“The price of a dinner has nothing to do with ethics,” he said. “People that are tax defaulters, I would like to keep them from holding elected office anywhere in the state.”
Hill, who previously represented District 21, is not new to the House. He was first elected in 2002 and currently serves as vice chairman of the House Appropriations Committee.
In addition to the budget and ethics, Hill said he wants to “work very closely on gun control legislation to allow the local school districts to set their own policy on how they’re going to handle gun control.”
With a background in public safety, incoming District 9 Rep. Kevin Tanner of Dawsonville said he’s looking forward to an active role in criminal justice legislation.
Tanner, Dawson County’s former manager, succeeds Amos Amerson of Dahlonega in the district, which includes the tip of northwest Forsyth.
“One piece of legislation that I’m going to be introducing that I’m drafting now is a legislation relating to the sex offender board,” Tanner said. “The juvenile justice code, it’s also been in bad need of rewriting for years and there will be major legislation that will come forward on that over the next few weeks … I’m looking forward to rolling up my sleeves and getting started.”
District 25 state Rep. Mike Dudgeon of south Forsyth will devote much of his legislative activity to education, something he’s passionate about as a former member of the Forsyth County Board of Education.
Dudgeon, who served his first term in District 24, now represents south Forsyth and a portion of north Fulton.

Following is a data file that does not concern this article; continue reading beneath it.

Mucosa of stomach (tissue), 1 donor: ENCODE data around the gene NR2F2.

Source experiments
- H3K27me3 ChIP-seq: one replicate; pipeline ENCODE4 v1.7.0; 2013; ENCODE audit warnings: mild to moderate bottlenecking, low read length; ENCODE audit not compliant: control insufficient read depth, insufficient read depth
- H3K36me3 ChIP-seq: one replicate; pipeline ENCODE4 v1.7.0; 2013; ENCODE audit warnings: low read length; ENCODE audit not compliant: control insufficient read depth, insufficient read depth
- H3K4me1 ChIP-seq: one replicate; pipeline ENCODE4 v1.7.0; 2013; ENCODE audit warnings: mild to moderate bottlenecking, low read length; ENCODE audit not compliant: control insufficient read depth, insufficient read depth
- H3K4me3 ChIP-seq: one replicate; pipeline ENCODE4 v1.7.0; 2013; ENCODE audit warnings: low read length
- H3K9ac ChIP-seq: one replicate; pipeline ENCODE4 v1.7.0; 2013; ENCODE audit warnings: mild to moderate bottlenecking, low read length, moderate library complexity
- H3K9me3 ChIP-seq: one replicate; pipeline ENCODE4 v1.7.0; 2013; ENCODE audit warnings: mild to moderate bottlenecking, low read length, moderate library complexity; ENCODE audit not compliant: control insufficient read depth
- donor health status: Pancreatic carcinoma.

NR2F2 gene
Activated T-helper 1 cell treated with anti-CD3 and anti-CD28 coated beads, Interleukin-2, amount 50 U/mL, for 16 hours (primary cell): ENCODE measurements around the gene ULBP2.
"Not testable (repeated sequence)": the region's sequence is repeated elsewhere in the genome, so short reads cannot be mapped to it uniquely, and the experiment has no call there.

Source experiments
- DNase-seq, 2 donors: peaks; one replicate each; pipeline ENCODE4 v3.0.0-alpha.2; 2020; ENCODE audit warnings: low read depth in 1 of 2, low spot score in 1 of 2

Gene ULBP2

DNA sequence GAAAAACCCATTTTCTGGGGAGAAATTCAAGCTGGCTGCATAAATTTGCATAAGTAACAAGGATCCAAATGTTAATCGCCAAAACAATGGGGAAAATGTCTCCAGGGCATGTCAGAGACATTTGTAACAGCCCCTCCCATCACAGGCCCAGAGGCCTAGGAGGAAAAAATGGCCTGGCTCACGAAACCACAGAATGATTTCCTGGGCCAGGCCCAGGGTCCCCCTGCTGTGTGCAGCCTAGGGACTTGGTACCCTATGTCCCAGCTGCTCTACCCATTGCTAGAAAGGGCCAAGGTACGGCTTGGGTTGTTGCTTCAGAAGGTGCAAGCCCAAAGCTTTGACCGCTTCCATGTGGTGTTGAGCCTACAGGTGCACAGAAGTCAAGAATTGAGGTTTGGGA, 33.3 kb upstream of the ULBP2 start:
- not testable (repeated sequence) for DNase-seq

Dudgeon said he’s working on two bills. The first is to “increase flexibility and accountability changes.”
“It is basically allowing really good school systems to get flexibility from the state mandates ... and other schools that are not as good to get flexibility as long as they’re working on a plan for improvement,” he said. “It’s really more about local control.”
Dudgeon said the new plan would replace the Investing in Education Excellence, or IE2, contract that Forsyth County holds, resulting in fewer hoops for high-achieving systems to jump through.
His other bill would renew the angel investor tax credit, which he said would continue to encourage people to invest in high-technology start-up companies to promote technology growth in Georgia.
“It’s a very small tax credit, relatively speaking, with a huge return for start-up companies in creating jobs,” Dudgeon said.
Hamilton, who is shifting from District 23 to 24, will continue serving an area that includes Cumming and the county’s center.
He’s got a couple of bills he hopes will pass this session, including one to offer protection for park rangers and another based on the recent sheriff’s election in Forsyth.
“I plan on trying to fix that so the sheriff has similar, if not the same qualification requirements as all the positions,” Hamilton said. “We’ve got to clean that up.”
Other activity he’s expecting this session include clean-up measures on previous bills, including illegal immigration and the change in the ad valorem tax.